Friday, April 2, 2010

I've had enough.

It appears that RedState has given Moe Lane the job of spinning reports of violent behavior by right-wing nutjobs immediately before and after the health care reform vote in the House on March 21.  Their entire approach to this phenomenon is one whopping non-sequitur.  More about that in a future post.

In his latest poorly argued piece of propaganda, Lane claims that Rep. Emanuel Cleaver, who is believed to have been spat upon by a protester March 21, made the whole thing up.  His evidence?  Cleaver doesn't want to talk about the incident.  In an obviously biased report produced by a Fox "News" affiliate, Cleaver said:
All I'm saying is that we all have to diffuse it and I think that it is not in my best interests or the best interests of this nation to stoke it, and I've avoided doing it, and I'll continue to do that. 
Cleaver's decision not to talk about it is motivated not by an unwillingness to face those who accuse him of lying, but rather by a desire to elevate the debate from the immature racist name-calling of the protesters to something more civil and productive. 

It is incredibly easy to point out just how truly awful Lane's inference is.  Here's Lane's argument:
  1. If a person does not want to talk about an incident, then that incident did not in fact occur.  
  2. Cleaver does not want to talk about the incident.  
  3. Therefore, Cleaver made the whole thing up.  
The problem with this argument is obviously (1).  (1) is clearly false.  Human beings everywhere decline to talk about things that have happened to them, for all kinds of reasons.  Many people don't like to talk about traumatic events in their lives, and sometimes need therapy in order to bring themselves to the point at which they can talk about them.  For Lane, if a woman tells a loved one that she's been raped, but refuses to talk about it or go to the police, then she must be lying.  Well, isn't that convenient for the rapist? 

Moe, your argument is a pile of shit. 

And Moe, don't bother me with any stupid objections like, "I didn't say that Cleaver was a rapist!" or "What does my argument have to do with rape?"  Take a critical thinking course and then get back to me.

If Lane's argument is so bad, then, why did he present it?  If you watch the Fox "News" video, you'll notice that the reporter interviewed Chris Stigall, a morning radio talk show host, in order to get his opinion on the story.  And what did Stigall say?
It's incumbent upon [Cleaver] to downplay it.  If truly he's interested in diffusing the anger and the hostility out there, then acknowledge, this [protester] was just wanting to be heard.  To even allow the myth for a week now to be out there that he was spat upon purposely, that does nothing to diffuse anything.  It just makes things worse. 
Lane took Stigall's comments and ran with them.  Stigall has clearly decided that Cleaver is lying.  How he knows this is a mystery.  And the subtle racism in his advice to Cleaver is unsettling.  Allow me to decode: "Just admit that nothing happened, leave that nice man who was screaming at you alone, and know your place.  When you're uppity like that, it just makes things worse."  It sounds very much like what abusers tell their victims in order to keep them quiet.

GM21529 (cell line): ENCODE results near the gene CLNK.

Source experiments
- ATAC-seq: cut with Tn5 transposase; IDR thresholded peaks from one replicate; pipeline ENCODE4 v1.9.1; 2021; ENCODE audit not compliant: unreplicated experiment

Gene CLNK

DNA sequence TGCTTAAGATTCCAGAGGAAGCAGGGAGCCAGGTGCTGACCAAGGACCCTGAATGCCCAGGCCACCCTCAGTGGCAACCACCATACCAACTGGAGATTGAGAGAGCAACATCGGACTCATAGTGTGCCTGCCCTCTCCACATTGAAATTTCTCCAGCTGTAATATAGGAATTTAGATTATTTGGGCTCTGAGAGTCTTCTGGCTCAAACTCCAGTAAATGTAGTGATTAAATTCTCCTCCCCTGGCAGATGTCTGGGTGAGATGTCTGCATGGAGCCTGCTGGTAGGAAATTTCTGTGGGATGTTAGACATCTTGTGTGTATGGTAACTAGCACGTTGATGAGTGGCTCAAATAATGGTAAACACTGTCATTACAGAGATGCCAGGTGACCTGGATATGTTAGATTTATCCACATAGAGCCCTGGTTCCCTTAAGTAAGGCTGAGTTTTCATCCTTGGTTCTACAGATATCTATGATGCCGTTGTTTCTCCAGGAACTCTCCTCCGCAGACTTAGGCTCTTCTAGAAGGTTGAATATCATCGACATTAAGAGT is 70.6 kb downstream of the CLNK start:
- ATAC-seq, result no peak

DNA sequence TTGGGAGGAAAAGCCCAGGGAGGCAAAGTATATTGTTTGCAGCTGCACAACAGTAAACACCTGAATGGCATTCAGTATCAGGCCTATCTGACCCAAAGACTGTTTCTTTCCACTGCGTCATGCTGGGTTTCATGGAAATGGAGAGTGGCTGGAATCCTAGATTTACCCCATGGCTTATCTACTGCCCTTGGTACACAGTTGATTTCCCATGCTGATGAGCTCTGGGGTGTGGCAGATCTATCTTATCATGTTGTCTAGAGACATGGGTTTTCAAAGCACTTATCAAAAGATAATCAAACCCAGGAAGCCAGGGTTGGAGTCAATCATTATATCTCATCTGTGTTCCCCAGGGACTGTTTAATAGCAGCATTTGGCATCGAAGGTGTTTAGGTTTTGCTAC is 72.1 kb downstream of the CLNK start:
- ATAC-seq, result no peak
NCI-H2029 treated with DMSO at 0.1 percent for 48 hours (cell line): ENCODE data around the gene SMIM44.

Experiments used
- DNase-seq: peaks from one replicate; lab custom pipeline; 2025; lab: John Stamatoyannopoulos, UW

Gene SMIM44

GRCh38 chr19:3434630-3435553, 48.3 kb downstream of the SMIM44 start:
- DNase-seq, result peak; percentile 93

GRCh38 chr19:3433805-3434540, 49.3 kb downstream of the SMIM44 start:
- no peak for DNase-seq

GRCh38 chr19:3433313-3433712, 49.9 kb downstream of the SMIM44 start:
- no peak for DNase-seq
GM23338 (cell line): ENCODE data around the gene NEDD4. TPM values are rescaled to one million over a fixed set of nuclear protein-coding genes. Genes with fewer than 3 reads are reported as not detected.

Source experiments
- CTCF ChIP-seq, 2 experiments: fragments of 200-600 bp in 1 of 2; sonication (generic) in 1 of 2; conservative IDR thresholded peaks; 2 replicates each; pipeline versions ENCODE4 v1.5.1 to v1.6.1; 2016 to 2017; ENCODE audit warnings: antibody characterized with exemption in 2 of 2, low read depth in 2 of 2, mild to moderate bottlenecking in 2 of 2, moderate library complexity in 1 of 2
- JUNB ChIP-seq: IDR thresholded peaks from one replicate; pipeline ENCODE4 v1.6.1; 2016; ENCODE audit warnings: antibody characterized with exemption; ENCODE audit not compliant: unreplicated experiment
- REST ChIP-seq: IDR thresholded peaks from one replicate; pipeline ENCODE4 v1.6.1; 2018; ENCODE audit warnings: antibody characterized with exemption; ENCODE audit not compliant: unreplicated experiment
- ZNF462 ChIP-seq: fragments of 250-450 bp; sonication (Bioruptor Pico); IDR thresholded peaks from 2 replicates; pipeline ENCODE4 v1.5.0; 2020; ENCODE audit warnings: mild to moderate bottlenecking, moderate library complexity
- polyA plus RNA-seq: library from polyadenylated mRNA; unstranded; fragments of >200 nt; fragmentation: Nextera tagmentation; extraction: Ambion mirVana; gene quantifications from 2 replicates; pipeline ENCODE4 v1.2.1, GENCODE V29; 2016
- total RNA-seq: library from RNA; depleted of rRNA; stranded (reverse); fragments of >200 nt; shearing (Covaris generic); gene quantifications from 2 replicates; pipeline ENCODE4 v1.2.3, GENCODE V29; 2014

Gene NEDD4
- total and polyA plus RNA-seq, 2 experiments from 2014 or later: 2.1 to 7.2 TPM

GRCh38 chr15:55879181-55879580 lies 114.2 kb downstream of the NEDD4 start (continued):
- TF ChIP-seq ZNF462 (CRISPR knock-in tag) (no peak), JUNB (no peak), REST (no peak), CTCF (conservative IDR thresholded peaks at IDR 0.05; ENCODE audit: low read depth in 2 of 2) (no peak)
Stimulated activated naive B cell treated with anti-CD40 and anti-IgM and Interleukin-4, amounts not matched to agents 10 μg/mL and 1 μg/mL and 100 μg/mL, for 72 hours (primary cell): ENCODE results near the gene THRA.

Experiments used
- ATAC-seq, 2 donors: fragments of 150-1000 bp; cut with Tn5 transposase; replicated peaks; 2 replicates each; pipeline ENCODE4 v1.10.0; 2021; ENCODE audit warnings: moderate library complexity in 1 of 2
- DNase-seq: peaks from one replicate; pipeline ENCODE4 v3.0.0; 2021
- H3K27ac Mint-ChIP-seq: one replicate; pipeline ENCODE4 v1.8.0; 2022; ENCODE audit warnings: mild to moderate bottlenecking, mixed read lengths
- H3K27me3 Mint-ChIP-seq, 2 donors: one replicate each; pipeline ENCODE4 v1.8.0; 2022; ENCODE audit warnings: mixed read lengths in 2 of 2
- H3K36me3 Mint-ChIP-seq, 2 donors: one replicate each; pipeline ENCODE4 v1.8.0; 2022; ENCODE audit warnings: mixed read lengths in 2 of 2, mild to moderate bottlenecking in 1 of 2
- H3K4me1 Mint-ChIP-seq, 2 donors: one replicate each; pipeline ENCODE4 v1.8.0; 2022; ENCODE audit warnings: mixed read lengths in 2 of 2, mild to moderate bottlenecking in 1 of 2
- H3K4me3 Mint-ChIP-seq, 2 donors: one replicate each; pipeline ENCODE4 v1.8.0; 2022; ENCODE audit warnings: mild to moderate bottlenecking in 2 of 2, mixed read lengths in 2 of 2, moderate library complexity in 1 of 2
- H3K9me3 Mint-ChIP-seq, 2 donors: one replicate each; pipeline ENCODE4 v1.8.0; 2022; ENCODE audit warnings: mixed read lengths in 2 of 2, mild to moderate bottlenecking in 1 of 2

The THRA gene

I have no problem with conservatives expressing their views.  What bothers me are writers who, in spite of their nauseating smugness, have the critical thinking skills of a gerbil and a propagandist's complete lack of interest in truth and evidence.  To quote Bill James, "What we really need is for the amateurs to clear the floor." 

  1. Lane has updated his post with a link to a post on something called Weasel Zippers.  The post is signed "ZIP."  ZIP asserts that some claim or other is "100% bullshit." ZIP also writes, "If Rep. Emanuel Cleaver was spit on he would be milking it for everything it's worth," rather than refusing to comment on it. ZIP also writes, "I interpret this as Cleaver backing away from his initial claim he was spit on. Again, proving it NEVER happened."  That's ZIP, showing us all how to jump to conclusions. 
  2. My spouse thinks I may be jumping to conclusions by seeing racism in Stigall's opinion.  Maybe I am.  But I doubt it, and this is why.  Conservatives are arguing that, among all of those protesters, no one used the n-word and no one spat on the congressmen.  Seriously?  Isn't it more plausible to believe that among all of those protesters, some of them used the n-word, and one of them actually spat on a congressman?  Their position on this matter is prima facie implausible and much more difficult to defend than mine.  So why would they argue for that position?  Well, they have a partisan axe to grind, of course.  But it wouldn't surprise me if some latent racism is a factor as well. 

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It is wrong always, everywhere, and for anyone, to believe anything upon insufficient evidence. ---W.K. Clifford

Question with boldness even the existence of a God; because, if there be one, he must more approve of the homage of reason, than that of blind-folded fear. ---Thomas Jefferson